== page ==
Parents of those who marched in the Queen’s funeral procession have described watching their children accompany the Queen’s coffin as a moment of “huge pride” and something they will remember for the rest of their lives.
Kevin Stephens, 62, said seeing his daughter, Cerys, among the Household Cavalry playing Beethoven on the Long Walk up to Windsor Castle was “incredible”.
Ms Stephens, 22, has only been a member of the military band since April this year and had to “hit the ground running,” despite not yet being able to complete all of her training.
“The strength she has got from being able to do it – to see herself do it and doing it really well… It has just been incredible,” Mr Stephens, a management trainer from Midsomer Norton in Somerset, told the PA news agency.
“It’s going to give her a lot of confidence.
“She has been working really hard this last week to practice getting (it) absolutely perfect for the day.”
Mr Stephens and his wife Tracy, 59, watched their daughter at home in Somerset but called the day “bittersweet” and “a whirlwind” as thousands took to the Long Walk to catch a glimpse of the monarch’s coffin before its final descent into the Royal Vault.
They tried to spot Ms Stephens, who started playing clarinet in primary school and went on to study music at Cardiff University, on the television.
“We just couldn’t have dreamed of what’s happened – dream is the wrong word because obviously, today is a really sad occasion,” Mr Stephens said.
“But in terms of exposure and the pressure she’s playing under, my wife and I were just looking at the thousands of thousands of people lining the band.
“I just think about how nervous I would be (but) someone that young has just literally taken it in their stride. It’s great.”
Mr Stephens said his daughter was even among the first to play God Save The King as Charles addressed MPs and Lords in Westminster Hall on Monday, September 12.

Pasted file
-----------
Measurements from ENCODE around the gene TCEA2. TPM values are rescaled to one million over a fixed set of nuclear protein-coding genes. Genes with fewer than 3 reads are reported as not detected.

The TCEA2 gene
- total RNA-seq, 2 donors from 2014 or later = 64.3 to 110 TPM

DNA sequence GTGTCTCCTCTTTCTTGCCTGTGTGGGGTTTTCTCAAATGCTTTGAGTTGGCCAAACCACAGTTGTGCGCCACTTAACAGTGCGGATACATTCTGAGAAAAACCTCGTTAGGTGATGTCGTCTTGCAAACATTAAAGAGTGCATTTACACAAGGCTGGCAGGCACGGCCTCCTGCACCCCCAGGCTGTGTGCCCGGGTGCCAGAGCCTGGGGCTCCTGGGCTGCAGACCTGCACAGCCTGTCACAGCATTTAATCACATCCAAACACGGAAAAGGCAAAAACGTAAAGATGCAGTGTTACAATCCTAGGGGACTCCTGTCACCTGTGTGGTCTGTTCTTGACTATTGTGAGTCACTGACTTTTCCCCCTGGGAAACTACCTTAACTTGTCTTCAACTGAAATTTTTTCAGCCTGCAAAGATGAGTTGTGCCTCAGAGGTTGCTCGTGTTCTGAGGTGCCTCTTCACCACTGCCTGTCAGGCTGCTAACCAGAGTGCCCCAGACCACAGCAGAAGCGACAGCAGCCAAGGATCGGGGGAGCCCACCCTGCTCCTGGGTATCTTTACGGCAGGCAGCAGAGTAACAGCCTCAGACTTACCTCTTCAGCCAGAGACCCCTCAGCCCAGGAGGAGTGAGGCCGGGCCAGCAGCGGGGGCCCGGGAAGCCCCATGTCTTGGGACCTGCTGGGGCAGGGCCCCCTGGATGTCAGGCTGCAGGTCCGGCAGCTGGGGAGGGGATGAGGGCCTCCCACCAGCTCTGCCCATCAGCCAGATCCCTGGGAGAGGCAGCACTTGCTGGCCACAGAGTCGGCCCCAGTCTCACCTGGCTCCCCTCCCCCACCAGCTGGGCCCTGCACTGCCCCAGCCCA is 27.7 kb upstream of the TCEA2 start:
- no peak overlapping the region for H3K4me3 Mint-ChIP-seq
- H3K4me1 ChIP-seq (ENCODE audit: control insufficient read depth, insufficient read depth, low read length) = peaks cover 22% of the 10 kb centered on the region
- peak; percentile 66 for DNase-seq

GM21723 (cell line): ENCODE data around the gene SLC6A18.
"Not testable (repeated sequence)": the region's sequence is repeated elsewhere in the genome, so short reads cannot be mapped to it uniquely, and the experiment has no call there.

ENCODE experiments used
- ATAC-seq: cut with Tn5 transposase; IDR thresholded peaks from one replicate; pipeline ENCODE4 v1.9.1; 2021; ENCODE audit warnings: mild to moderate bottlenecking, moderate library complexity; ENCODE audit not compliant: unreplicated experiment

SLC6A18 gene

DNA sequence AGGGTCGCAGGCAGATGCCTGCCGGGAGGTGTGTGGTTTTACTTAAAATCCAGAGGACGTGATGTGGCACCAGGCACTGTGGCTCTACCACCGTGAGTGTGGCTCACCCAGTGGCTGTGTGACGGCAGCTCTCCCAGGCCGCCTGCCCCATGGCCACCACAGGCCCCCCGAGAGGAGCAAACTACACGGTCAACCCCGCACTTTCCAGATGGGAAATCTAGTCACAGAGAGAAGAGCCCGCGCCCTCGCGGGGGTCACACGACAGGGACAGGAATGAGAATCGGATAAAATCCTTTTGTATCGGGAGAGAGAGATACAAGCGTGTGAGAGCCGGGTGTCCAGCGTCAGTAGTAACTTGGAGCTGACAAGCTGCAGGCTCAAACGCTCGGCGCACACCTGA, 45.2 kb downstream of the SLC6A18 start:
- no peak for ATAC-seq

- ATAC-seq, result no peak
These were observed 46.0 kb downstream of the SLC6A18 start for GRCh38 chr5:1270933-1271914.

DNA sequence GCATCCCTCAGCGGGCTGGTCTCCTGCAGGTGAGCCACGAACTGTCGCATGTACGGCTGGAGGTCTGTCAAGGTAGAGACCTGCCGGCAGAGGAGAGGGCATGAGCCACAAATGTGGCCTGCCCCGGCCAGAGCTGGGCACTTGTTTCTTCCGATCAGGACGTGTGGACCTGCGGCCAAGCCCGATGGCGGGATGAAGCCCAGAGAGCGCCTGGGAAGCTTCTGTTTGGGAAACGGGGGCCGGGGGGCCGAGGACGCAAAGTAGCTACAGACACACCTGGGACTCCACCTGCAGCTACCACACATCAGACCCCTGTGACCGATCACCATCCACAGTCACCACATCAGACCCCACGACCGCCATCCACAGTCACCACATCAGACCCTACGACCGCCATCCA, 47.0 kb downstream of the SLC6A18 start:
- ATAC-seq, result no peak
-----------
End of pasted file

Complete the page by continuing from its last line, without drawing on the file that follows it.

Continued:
“We have a family WhatsApp group and I sent a joking message about it, ‘How did it feel having the whole of the House of Commons and House of Lords singing your song?'” he said.
“When she thought back, she realised how big a thing that was.
“I think she’s still taking it in, I think she needs a big, deep breath.”
Mr Stephens also commented on how “fascinating” it has been to get a glimpse of the behind-the-scenes for the Queen’s funeral, including late-night rehearsals of three Beethoven pieces.
“The one that she told us that stuck with us the most was one during the night, she literally had to get up at one o’clock in the morning,” he explained.
“And they had to go through these streets, which were not even lit, to actually make sure they got their marching and the sequencing and the timing all right, they had to go at the exact pace that they were going to go on the actual day.
“It’s been challenging and interesting.
“Obviously it’s not happened in my lifetime either and seeing the brilliance with which it’s been organised and the way in which this country do pomp and ceremony has been quite unbelievably uplifting.”
He added he has not yet been able to catch his daughter, who was playing in front of thousands around 3pm.
“We are not actually sure where she is this very moment, but she’ll certainly be having a beer very shortly I would imagine.”
Jamie Dykes, 26, from Devon, was selected along with around 200 other Marines to attend Portsmouth for drills last week, his father Steve told PA.
Mr Dykes, 49, said he was was “sat anxiously” with his family watching the television to see his son taking part.
After a week of “very hard work” in preparation, the younger Mr Dykes marched today in front of the gun carriage carrying the queen’s coffin from Westminster to Wellington Arch.
“He felt immensely proud and I told him he will remember this for the rest of his life,” his father added.